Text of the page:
Fertilization of bees

After 7 days, the queen bees undertake nuptial flights for four days, where 10 to 16 drones are fertilized. From here, the process unfolds as follows:

  • Once it is fertilized, it gathers up 5 million sperm cells in its sperm library (organ of the reproductive system of female bees) to produce eggs throughout its life.
  • On day 14 of being fertilized, you can start laying eggs. In fact, the queen bee is the only one that lays eggs.
  • Can put daily 2 thousand eggs approximately and places them directly in the cells leaving a space for the worker bees to supply the cells with food.

There is only one queen per honeycomb, so the lifespan of a queen bee is 2 to 5 years, due to its feeding of royal jelly. Her life ends when her ability to lay eggs declines and a new queen takes her place.

Life cycle of worker bees

If we focus on the life cycle of worker bees, it develops as follows:

  • Hatching: The egg takes 3 to 5 days to hatch, from which the larva emerges.
  • Feeding: They are initially fed royal jelly mixed with pollen. The first days, the jelly they receive is not pure like the one that future queens receive. It is not until the third day that they can feed on pure jelly. Then they change to bee bread, a mixture of pollen, honey and enzymes that is fermented to sterilize the product. To increase its amount of vitamins, amino acids and proteins, resulting in a very nutritious food. By not receiving only royal jelly, it results in sexually developed individuals not being formed.
  • Larva: it passes in this stage for 6 days, until it leaves its cell to form a pupa.
  • Pupa: 12 days pass until they finally become adult worker bees.

A curiosity that should be noted is that the worker bees are all female and distribute their activities according to age. So it is so:

  • Before 21 days: They do indoor activities such as building hexagonal wax cells, feeding the larvae with bee bread, cleaning the hive, producing royal jelly as nurses, storing the food supply, defending the entrance to the comb, and they ventilate to conserve their food supply.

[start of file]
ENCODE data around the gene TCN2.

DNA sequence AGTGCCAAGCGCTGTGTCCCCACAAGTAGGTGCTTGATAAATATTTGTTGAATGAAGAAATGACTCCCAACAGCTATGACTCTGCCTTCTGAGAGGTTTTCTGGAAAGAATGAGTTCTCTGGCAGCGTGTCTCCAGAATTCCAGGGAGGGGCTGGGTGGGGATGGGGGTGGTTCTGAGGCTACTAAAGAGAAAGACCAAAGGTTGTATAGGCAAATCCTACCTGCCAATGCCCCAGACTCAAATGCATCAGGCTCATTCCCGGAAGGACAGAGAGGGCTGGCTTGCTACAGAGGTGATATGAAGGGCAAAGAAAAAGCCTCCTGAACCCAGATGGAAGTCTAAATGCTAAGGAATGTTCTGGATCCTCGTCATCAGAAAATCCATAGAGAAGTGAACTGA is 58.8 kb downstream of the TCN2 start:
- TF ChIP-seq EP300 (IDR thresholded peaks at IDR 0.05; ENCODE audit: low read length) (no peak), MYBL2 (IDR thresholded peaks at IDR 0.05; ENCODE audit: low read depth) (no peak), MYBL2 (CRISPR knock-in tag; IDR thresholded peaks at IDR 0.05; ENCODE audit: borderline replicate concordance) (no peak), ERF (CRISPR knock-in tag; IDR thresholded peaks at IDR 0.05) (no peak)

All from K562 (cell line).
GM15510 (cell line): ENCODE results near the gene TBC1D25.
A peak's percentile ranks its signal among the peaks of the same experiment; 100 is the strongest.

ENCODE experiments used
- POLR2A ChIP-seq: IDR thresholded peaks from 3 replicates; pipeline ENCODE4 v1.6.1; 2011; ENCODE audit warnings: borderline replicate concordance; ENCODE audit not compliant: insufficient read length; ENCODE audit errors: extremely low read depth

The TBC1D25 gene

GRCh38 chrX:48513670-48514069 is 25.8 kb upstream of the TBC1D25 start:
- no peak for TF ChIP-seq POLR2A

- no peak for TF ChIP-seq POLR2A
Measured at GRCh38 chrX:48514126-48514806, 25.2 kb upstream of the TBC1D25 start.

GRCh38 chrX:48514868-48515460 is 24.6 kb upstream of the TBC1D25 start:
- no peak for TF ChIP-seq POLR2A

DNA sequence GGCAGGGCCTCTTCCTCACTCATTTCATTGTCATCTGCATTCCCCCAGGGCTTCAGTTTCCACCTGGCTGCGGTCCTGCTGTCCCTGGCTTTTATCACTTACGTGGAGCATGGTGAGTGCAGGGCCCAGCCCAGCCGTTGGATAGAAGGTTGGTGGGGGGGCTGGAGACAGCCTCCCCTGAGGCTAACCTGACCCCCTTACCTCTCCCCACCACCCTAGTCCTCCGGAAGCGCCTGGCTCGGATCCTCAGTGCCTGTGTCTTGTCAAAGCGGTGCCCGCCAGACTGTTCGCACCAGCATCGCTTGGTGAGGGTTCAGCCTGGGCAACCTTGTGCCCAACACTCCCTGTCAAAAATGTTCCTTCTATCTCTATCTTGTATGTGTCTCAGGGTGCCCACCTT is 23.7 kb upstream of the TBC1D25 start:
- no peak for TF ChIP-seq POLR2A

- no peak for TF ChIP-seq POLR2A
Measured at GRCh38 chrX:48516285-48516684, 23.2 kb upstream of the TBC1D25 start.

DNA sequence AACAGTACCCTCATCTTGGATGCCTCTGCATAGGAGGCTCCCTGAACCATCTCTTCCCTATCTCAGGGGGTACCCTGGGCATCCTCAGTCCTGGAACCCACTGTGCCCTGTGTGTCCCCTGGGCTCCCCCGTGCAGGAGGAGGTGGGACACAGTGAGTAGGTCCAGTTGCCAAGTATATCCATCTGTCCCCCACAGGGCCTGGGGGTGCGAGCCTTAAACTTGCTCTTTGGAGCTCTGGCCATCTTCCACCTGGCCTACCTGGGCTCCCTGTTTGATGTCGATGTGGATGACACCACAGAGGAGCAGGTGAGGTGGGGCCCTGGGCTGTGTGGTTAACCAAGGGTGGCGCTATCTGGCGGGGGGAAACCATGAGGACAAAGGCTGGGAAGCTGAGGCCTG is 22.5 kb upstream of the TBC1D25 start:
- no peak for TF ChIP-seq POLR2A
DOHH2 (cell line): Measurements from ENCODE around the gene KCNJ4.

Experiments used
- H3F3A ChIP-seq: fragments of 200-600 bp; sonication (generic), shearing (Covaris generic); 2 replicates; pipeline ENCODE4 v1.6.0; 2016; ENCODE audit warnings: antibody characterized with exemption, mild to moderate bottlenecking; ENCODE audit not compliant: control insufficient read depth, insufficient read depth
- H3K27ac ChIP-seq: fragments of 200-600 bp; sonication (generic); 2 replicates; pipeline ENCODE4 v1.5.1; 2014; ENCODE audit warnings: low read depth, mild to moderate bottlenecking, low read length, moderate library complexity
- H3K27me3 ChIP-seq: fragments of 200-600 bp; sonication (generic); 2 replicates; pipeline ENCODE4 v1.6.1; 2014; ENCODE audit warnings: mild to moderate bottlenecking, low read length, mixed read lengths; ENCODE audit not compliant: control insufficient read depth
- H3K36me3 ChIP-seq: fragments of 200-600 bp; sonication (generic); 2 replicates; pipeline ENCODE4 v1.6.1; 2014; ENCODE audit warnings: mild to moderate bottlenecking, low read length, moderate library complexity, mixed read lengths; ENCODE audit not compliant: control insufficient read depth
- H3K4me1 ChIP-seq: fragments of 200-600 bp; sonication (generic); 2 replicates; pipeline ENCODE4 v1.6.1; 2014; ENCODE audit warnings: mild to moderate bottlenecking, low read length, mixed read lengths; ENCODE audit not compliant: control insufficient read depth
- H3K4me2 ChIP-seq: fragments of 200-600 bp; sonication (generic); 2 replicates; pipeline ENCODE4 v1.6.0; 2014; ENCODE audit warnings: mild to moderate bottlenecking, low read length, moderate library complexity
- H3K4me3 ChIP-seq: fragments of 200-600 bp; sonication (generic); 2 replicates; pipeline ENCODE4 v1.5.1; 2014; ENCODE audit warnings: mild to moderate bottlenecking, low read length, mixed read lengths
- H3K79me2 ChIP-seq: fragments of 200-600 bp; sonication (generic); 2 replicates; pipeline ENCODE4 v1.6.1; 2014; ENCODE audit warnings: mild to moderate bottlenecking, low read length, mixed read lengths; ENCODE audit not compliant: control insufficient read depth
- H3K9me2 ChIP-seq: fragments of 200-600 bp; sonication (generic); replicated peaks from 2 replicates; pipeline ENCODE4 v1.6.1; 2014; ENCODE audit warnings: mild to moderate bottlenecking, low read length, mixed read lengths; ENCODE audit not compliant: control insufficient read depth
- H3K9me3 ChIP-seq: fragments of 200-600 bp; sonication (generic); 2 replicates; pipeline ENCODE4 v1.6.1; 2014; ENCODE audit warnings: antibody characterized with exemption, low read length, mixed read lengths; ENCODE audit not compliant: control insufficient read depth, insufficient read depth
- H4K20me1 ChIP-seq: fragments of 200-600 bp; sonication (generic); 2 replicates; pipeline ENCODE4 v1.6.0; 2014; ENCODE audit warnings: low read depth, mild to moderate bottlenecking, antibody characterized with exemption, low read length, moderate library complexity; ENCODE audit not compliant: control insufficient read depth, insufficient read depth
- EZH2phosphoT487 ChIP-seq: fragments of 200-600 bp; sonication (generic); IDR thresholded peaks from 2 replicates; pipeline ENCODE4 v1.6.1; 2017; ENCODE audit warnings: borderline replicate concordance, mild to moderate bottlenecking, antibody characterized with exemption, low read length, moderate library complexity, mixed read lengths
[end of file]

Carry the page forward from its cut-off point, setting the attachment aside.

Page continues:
• After 21 days: their wax glands atrophy from so much work, so they go outside to carry out other essential activities for the functioning of the hive. At this point they are called foragers and their work consists of collecting water, pollen and nectar from plants. They live actively for only 6 weeks, during the spring to summer season.

If you want to know more about the function of bees, do not hesitate to read this article by Ecologist Verde that we recommend.

Drone life cycle

Drones are the male bees, which are unfertilized ovules. They go through the parthenogenesis process for three days to create the egg and, for 7 days, the larvae develop in a capped cell. The pupa closes for 14 days to create the adult.

His main job is impregnate the queen to produce eggs. They are ready to fertilize between 12 and 24 days after being born. They do this in the air during the nuptial flights of the queen bees. Their life span is related to the reproductive season of the queen and they die after fertilization, since their reproductive system remains stored in the queen. Before fertilizing the queen, they can carry out other activities such as distributing honey among the other individuals in the hive.

We leave you this other post on How bees communicate, in case you are still curious about bees.

If you want to read more articles similar to The life cycle of bees, we recommend that you enter our Wild Animals category.

  • Valega, O. (2016). Life in the hive. Available at
  • Cooper, O. (2022). Beekeeping Guide for Beginners. Available at: